Wednesday, March 05, 2008

No Movies for Middle America


Just got this interested letter to the editor from movie fan Ted Beckett:

I did not not go to see "No Country for Old Men" because it won the Best Picture Oscar: I went because I believed reviewer Brandon Fibbs knew what he was talking about when he rated it A+, "...a flawless film," etc.

Indeed, it is a brilliantly shot movie that accurately depicts a fascinating period of Texas history half a century ago. Unfortunately, what would have been a great film was ruined by its fascination with a homicidal maniac (Javier Bardem) who went around shooting people with a souped-up air gun. My wife had to get up halfway through the 14th senseless murder to go to another movie to protect her sanity. She did well, as there were 23 more brutal killings to follow.

After wading through all the carnage, the pointless ending left me wanting to locate an air gun and go hunting the producers.

For the Academy to give this 2007 version of "The Texas Chainsaw Massacre" the Best Picture award shows the depth of depravity the group represents. From now on, please show the A+ move rating with an asterisk.

Ted Beckett


You know, I'm a Coen bothers fan, but after that slice of brutality that was "There Will be Blood," I'm a bit gun shy on this one. And I think Beckett does represent much of the middle American audience, which longs for movies that are at least partially pleasant. So far "Juno," "Michael Clayton" and the last Bourne film are my favorites of the year.

2 Comments:

At 9:12 AM, Blogger Eli the Mad (Beer) Man said...

Don't listen to our critic, Brandon, on this one.

This kind of statement, or sentiments like it, have become an all too familiar trend here. I like the way Brandon writes... I just don't like the way he grades movies. Neither do a lot of people apparently.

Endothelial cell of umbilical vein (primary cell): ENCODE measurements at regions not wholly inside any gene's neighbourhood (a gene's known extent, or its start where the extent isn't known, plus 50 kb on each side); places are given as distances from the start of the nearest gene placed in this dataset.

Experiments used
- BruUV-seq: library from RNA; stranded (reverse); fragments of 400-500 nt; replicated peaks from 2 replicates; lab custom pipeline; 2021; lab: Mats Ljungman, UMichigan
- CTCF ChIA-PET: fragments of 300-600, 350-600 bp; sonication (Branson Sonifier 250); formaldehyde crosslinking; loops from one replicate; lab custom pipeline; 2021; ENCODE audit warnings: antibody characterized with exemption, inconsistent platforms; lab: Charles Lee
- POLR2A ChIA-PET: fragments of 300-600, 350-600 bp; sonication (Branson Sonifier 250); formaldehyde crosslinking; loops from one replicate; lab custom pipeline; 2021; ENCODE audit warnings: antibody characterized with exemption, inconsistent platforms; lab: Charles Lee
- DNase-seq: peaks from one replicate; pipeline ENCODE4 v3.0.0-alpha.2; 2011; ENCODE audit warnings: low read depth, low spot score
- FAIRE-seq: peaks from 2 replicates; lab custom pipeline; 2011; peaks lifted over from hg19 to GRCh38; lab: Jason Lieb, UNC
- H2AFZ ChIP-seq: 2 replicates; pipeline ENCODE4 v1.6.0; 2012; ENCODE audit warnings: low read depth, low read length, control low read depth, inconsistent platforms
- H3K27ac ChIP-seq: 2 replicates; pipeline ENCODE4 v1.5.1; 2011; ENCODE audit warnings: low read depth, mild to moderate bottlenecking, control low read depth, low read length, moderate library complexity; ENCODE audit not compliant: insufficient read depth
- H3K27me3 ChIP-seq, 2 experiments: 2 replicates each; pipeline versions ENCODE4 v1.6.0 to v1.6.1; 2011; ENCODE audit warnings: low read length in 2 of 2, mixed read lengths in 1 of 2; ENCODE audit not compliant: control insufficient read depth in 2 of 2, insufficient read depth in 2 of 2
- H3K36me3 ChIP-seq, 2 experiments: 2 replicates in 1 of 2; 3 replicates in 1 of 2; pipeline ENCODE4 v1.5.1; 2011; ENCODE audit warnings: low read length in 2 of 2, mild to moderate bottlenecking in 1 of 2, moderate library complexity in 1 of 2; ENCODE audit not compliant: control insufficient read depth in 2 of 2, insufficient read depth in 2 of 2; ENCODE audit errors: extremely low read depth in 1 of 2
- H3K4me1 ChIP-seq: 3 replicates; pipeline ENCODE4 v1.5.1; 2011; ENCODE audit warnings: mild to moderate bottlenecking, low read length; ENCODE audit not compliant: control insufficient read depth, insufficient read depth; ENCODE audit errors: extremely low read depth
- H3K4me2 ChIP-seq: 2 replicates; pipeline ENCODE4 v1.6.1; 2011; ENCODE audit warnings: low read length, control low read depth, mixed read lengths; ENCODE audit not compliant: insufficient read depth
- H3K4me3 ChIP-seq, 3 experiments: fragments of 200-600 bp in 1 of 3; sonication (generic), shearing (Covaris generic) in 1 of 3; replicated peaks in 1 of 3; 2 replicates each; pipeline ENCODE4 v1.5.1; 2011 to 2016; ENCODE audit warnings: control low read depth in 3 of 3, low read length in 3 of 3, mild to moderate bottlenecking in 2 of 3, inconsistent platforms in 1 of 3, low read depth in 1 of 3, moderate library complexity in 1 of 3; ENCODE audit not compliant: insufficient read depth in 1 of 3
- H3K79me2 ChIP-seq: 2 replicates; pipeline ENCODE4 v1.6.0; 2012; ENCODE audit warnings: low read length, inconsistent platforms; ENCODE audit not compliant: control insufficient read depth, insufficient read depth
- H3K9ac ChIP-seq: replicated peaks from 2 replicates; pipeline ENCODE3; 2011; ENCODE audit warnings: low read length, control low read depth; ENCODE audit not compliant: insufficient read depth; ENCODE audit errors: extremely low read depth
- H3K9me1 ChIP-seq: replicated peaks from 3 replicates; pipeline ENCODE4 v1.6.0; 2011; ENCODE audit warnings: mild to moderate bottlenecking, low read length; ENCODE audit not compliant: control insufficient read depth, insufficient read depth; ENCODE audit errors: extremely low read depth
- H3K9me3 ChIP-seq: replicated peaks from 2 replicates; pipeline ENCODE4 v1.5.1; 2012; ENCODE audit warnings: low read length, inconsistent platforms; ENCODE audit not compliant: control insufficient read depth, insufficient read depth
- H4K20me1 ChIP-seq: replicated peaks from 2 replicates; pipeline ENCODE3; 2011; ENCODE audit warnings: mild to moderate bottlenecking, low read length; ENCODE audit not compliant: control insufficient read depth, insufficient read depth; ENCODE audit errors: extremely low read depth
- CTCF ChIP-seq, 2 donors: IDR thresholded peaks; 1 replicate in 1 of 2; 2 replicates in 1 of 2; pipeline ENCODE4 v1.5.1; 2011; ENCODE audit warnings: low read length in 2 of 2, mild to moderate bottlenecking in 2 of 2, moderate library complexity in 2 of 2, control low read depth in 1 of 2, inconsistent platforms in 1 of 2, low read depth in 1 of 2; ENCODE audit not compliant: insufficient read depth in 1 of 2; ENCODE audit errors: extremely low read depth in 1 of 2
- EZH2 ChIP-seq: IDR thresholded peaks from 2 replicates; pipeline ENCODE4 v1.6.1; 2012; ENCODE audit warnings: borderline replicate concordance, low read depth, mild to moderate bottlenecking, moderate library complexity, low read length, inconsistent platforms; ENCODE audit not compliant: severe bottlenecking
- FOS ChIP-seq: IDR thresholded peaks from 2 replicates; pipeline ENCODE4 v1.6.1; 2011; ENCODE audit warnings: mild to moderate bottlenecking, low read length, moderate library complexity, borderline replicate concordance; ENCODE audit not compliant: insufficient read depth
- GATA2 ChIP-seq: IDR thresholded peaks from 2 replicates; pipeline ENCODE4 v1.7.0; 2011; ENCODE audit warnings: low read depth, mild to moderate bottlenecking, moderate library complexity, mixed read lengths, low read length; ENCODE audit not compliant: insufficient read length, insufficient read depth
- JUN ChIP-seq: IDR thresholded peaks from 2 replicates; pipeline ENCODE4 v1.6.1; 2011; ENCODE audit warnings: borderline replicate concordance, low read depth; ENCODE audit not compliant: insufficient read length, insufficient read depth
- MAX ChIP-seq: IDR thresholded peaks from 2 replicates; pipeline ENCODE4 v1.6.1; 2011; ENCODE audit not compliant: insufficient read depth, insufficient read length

I've heard similar things from co-workers about "No Country For Old Men" and "There Will be Blood." Ugly, brutal, dark, depressing, not Oscar worthy, etc. I haven't seen either one yet, but the people I know who have and whom I trust (since I've worked with them for years), tends to make me think Brandon's grades of those are way skewed.

And his "Mammoth flop" review about 10,000 BC... well, I did see that movie and enjoyed it immensely. So has everyone I know who has seen it. Some of his comments in that review make me think he knows very little of alternative-history (from learned scholars no less, not crackpots). Plus, this is the guy who helped make the "Stargate" movie. Yet not one reference to how intriguing similar 10,000 BC was to that film (almost as if he was intentionally - loosely - tying the two together in fact). Besides that... it was an action flick! It wasn't supposed to be compared to Oscar caliber flicks, which he was OBVIOUSLY doing.

Hey, I was one of the folks who wanted Brandon to come on board. I really enjoy the way he writes. Sadly, he seems to have started down the road traveled by most "film critics" - stick the nose in the air, watch the "art flicks" and dump on the Saturday matinée popcorn flicks.

As has been insinuated, he's not talking to the common movie goer anymore. But hey... I like 10,000 BC, so what do I know!? ;)

 
At 7:54 AM, Blogger Brandon said...

Eli,

I suppose that claiming solidarity hardly helps my position in your eyes?

"No Country For Old Men" and "There Will be Blood" were on nearly every critic's Top 10 list and were, of course, nominated for Academy Awards for the Best Pictures of the Year; "No Country..." winning that prize. My reviews and opinions are hardly aberrations. In fact, they just may be, *gasp*, mainstream!

Likewise, Rotten Tomatoes currently has "10,000 B.C." at a 9% approval rating--one of the worst reviewed films of the year. No one is saying that you can't enjoy popcorn movies--God knows I love several myself--but when the backlash is that overwhelming, you have to admit that we may be on to something!

"Obviously?" I never compared "B.C." to Oscar caliber films. I agree, they exist separately. An A-rated action film can still earn that high grade while being necessarily different than an A-rated drama. But in the end, their A's are not on the same plane.

All I'm saying is that my reviews for these films can hardly be considered "skewed" when I happen to tuck nicely into the majority opinion.

Forget what I said. Forget what your friends said. Go see these films for yourself and then we can chat again. There are some extraordinary "art house" flicks out there--give them a chance. Kimball doesn't bite!

Thanks for your compliments. I especially liked your insightful comment about the philosophical link between "Stargate" (another movie I didn't like--sorry) and "B.C."

I will endeavor to keep making at least some people happy! :-) And keep reading--I just might surprise you one of these days!

 

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